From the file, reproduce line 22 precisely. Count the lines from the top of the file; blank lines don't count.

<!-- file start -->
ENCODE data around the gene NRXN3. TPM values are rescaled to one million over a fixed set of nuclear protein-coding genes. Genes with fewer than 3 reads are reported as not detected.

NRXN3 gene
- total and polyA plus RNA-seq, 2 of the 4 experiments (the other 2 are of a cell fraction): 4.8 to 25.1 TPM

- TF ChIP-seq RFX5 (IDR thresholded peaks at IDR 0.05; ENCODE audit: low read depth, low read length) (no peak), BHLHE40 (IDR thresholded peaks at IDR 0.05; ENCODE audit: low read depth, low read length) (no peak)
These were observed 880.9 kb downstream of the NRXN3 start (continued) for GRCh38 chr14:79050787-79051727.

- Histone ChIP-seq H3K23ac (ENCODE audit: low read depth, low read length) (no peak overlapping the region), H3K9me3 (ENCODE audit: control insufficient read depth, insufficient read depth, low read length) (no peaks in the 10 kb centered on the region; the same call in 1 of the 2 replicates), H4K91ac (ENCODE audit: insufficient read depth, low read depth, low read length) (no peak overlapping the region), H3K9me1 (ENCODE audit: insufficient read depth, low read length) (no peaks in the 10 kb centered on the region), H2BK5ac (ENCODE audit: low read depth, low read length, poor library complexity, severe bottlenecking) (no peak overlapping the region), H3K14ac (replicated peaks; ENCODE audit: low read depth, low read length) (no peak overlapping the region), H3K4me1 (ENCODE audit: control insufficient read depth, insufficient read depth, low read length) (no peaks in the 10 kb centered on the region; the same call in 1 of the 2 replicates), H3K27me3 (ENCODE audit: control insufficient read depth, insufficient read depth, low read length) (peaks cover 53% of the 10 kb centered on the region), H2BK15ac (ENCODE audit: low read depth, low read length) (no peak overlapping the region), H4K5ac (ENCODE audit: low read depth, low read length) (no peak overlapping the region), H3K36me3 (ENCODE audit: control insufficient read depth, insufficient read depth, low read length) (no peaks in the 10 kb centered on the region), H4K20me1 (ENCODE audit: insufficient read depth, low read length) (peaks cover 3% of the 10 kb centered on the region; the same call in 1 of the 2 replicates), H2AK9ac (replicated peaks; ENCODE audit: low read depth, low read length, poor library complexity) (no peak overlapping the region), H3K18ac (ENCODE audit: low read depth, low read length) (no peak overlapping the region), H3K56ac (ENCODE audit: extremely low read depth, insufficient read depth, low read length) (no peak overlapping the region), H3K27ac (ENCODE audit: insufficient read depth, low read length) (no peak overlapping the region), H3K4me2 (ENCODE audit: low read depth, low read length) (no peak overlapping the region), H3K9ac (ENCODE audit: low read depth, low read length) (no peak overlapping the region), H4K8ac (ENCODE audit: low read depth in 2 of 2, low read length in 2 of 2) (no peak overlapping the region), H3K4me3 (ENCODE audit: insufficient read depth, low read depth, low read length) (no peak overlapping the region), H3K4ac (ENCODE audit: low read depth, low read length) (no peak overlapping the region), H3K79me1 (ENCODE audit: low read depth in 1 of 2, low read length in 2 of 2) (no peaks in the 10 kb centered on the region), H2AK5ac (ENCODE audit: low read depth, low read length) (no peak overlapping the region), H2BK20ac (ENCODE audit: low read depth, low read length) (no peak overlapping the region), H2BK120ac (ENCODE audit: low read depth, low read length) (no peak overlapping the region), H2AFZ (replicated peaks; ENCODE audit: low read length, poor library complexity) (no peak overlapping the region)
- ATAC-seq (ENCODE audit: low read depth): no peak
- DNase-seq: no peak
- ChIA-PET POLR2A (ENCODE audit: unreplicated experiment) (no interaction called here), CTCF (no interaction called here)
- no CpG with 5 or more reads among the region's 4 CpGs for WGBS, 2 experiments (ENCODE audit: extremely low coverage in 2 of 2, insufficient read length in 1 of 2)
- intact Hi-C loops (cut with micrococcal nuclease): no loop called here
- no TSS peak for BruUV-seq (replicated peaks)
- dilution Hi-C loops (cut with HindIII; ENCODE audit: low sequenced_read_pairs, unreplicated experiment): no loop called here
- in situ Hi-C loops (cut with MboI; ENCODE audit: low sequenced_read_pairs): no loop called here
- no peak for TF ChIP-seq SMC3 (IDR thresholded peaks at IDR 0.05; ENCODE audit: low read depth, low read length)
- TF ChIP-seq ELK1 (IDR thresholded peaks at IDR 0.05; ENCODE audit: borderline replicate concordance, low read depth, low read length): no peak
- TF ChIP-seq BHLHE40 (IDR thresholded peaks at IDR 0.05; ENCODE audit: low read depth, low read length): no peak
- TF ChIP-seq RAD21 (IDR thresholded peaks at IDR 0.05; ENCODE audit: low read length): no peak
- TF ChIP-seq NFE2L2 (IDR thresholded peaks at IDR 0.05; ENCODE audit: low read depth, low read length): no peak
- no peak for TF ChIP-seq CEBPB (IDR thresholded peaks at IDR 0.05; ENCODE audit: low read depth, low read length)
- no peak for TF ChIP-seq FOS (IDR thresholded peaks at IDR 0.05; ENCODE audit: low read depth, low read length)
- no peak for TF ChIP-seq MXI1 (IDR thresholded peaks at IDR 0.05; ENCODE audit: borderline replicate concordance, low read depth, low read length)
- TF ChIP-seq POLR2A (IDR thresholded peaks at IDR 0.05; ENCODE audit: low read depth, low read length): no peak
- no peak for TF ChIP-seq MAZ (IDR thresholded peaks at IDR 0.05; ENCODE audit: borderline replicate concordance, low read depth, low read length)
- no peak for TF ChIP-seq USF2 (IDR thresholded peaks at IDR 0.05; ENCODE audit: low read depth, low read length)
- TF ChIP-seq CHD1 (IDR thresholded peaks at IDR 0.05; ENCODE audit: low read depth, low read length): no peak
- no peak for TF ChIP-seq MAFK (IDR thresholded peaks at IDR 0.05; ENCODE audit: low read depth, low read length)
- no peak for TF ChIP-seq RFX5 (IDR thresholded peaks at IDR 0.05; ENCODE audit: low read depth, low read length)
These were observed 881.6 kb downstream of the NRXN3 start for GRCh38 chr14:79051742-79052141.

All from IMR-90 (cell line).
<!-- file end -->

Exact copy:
- no peak for TF ChIP-seq MXI1 (IDR thresholded peaks at IDR 0.05; ENCODE audit: borderline replicate concordance, low read depth, low read length)